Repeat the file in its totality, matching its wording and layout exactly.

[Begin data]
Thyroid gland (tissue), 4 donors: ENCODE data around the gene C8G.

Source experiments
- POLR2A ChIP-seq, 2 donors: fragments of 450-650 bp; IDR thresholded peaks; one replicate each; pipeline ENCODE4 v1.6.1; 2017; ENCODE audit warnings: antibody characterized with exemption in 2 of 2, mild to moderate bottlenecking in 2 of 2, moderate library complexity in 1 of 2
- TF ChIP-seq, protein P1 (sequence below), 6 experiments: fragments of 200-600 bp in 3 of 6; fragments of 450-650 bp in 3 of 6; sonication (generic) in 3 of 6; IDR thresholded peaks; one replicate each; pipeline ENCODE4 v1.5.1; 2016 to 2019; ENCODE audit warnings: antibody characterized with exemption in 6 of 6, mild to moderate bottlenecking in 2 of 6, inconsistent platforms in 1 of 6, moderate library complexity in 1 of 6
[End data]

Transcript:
Thyroid gland (tissue), 4 donors: ENCODE data around the gene C8G.

Source experiments
- POLR2A ChIP-seq, 2 donors: fragments of 450-650 bp; IDR thresholded peaks; one replicate each; pipeline ENCODE4 v1.6.1; 2017; ENCODE audit warnings: antibody characterized with exemption in 2 of 2, mild to moderate bottlenecking in 2 of 2, moderate library complexity in 1 of 2
- TF ChIP-seq, protein P1 (sequence below), 6 experiments: fragments of 200-600 bp in 3 of 6; fragments of 450-650 bp in 3 of 6; sonication (generic) in 3 of 6; IDR thresholded peaks; one replicate each; pipeline ENCODE4 v1.5.1; 2016 to 2019; ENCODE audit warnings: antibody characterized with exemption in 6 of 6, mild to moderate bottlenecking in 2 of 6, inconsistent platforms in 1 of 6, moderate library complexity in 1 of 6